Software Defined Networking
Research Field Description
The main principle behind SDN is to provide an open interface to the forwarding hardware in networks. The goal is to be able to directly influence the forwarding process of a network element using a freely programmable control software, thus no longer relying on proprietary management and control systems. This has the prospect of leading to a faster pace of innovation in the network as well as more competition on the market reducing the costs for network operators. To achieve this, a pure SDN switch does not have any conventional control-plane functionality but fully relies on the external controller entity to make forwarding decisions. Current SDN realizations often rely on the OpenFlow protocol standardized by the Open Networking Foundation for the communication between data- and control-plane.
SDN: Interfaces, Attributes, and Use Cases
The term Software Defined Networking (SDN) is prevalent in today's discussion about future communication networks. Like with any new term or paradigm, however, no consistent definition regarding this technology has formed. Establishing SDN as a widely adopted technology beyond laboratories and insular deployments requires a compass to navigate the multitude of ideas and concepts that make up SDN today. Accordingly, we are currently working at a definition of SDN and a classification of interfaces, use cases and key attributes. We aim at mapping the interfaces and attributes to SDN use cases and at highlighting the relevance of the interfaces and attributes for each scenario. In the end, we want to provide a compass which guides a potential adopter of SDN, whether SDN is in fact the right technology for his arbitrary use case.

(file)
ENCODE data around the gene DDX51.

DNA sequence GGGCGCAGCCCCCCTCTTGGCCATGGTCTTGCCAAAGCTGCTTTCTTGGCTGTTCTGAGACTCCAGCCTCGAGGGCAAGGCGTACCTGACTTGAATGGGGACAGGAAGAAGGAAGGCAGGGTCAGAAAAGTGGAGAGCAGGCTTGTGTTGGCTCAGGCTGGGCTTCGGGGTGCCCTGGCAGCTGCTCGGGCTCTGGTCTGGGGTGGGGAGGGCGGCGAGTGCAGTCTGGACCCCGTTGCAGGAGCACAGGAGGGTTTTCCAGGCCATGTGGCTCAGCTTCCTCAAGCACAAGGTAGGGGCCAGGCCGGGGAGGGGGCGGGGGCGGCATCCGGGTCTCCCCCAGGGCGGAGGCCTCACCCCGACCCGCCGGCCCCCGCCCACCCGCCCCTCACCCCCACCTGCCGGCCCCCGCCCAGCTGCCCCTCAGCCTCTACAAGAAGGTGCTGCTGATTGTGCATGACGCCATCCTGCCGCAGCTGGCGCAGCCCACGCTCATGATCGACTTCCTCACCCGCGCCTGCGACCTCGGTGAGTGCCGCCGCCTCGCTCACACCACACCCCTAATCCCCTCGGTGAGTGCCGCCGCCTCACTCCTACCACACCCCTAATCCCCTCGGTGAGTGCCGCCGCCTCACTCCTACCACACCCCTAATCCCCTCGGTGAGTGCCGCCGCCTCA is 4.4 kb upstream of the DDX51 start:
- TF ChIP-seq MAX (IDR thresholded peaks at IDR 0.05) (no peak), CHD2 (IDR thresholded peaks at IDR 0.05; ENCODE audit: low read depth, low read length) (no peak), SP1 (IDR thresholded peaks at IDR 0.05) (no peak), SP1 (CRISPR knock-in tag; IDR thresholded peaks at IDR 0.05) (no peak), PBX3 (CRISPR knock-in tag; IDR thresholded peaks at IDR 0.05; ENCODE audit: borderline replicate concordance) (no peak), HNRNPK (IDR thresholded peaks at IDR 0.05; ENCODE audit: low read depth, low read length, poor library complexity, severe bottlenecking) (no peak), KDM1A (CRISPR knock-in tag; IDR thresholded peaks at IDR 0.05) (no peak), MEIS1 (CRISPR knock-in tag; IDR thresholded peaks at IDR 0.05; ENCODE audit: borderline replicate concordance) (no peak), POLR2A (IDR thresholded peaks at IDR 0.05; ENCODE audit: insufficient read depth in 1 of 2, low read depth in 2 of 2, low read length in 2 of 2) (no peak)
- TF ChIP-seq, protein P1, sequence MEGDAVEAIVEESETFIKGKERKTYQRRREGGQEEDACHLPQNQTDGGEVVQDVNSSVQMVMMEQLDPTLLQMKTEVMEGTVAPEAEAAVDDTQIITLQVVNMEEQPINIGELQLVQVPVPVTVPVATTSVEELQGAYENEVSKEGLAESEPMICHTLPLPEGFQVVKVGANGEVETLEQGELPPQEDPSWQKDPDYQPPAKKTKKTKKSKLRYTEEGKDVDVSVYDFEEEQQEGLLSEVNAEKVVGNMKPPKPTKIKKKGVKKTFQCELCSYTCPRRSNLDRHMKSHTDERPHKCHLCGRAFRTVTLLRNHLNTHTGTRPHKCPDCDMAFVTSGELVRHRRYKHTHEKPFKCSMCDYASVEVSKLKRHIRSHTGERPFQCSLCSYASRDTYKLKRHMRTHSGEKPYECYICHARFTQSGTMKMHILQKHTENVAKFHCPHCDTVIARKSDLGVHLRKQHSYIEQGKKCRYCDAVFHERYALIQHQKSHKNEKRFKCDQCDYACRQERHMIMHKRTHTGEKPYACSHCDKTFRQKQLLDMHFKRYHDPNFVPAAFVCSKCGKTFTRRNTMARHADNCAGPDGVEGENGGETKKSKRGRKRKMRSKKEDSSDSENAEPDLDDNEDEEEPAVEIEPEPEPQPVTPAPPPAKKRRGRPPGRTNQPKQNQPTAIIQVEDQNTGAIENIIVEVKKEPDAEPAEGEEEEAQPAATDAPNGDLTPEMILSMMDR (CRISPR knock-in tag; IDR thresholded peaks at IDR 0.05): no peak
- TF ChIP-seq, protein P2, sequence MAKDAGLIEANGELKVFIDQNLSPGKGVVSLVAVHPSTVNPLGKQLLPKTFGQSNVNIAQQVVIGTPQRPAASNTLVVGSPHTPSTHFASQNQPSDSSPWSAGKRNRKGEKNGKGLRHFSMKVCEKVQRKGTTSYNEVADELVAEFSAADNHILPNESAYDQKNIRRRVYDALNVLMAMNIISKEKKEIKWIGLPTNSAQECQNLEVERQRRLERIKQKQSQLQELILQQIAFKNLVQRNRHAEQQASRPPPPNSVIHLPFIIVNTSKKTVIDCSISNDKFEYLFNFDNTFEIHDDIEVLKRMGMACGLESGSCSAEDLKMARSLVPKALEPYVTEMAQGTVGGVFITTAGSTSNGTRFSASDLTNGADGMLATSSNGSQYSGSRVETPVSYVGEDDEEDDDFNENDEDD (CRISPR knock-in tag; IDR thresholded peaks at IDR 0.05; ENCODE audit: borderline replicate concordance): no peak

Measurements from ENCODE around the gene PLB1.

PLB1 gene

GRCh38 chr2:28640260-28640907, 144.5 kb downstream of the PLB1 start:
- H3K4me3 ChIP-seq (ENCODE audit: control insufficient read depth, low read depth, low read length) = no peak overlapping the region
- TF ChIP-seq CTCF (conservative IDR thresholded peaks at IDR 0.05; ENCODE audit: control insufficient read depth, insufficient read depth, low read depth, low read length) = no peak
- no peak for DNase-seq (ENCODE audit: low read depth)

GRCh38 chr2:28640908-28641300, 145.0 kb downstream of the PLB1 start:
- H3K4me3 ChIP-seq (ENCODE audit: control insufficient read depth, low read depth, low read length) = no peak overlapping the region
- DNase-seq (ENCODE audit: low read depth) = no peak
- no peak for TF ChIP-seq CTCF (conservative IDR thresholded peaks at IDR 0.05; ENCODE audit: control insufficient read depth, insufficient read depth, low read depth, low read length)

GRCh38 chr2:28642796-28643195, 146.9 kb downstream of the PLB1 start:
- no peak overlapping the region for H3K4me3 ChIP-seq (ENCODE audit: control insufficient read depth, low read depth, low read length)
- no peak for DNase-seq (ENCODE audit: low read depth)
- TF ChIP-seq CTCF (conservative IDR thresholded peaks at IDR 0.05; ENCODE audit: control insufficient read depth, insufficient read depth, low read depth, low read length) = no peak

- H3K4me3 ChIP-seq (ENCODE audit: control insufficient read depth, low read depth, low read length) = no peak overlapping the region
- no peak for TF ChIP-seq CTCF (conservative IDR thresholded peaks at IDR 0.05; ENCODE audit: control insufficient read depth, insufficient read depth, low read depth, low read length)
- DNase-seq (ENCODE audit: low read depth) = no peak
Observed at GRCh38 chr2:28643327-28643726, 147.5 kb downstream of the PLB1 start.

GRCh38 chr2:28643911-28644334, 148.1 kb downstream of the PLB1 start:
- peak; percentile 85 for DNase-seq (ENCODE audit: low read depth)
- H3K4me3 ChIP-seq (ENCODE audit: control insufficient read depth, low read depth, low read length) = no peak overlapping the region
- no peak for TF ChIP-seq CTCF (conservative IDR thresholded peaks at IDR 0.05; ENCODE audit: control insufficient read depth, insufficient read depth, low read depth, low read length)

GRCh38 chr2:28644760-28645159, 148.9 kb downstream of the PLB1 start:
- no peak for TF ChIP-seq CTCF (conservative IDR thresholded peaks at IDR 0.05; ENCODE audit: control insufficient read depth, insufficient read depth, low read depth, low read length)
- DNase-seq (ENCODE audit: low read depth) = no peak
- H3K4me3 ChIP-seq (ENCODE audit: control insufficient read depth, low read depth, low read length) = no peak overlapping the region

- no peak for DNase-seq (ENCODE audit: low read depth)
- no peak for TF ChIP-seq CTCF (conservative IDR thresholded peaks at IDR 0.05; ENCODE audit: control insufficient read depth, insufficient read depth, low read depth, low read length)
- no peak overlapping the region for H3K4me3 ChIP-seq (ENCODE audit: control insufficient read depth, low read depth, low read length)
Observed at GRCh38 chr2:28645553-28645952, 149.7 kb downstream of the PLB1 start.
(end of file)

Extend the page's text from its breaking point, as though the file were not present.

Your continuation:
SDN-based Application-Aware Networking on the Example of YouTube Video Streaming
Application-Aware Networking is a promising approach to provide good application quality to users in scenarios with limited network resources, like today’s access networks. With SDN, a particularly interesting method to enable flowbased traffic management in networks has become available. In this work we take a look at how a specific application, i.e., YouTube Streaming, can benefit from such an SDN-based Application-Aware Network. We implement and investigate an approach based on Deep Packet Inspection (DPI) and one based on direct information input from the application in an OpenFlow testbed in order to show, how these different types of application information can be exploited to enhance the Quality of Experience (QoE). Furthermore, we determine the overhead caused by each of the presented approaches.
On the Accuracy of Leveraging SDN for Passive Network Measurements
Network Measurement has emerged as one promising field of application for Software Defined Networking. The reason for this is that the logically centralized control plane of an SDN network inherently has to aggregate network state information in order to function. This circumstance can be leveraged for network measurements at the SDN controller without the need for additional equipment or active – and possibly disruptive – measurements in the network itself. However, the accuracy and potential resource overhead of this approach has not been discussed. In this work we compare an SDN-based solution to actual traffic measurements in order to determine its accuracy and resource demand by performing tests in an OpenFlow testbed.
Pareto-Optimal Resilient Controller Placement in SDN-based Core Networks
With the introduction of SDN, the concept of an external and optionally centralized network control plane, i.e. controller, is drawing the attention of researchers and industry. A particularly important task in the SDN context is the placement of such external resources in the network. In this work we discuss important aspects of the controller placement problem with a focus on SDN-based core networks, including different types of resilience and failure tolerance. When several performance and resilience metrics are considered, there is usually no single best controller placement solution, but a trade-off between these metrics. We introduce our framework for resilient Pareto-based Optimal COntrollerplacement (POCO) that provides the operator of a network with all Pareto-optimal placements. The ideas and mechanisms are illustrated using the Internet2 OS3E topology and further evaluated on more than 140 topologies of the Topology Zoo.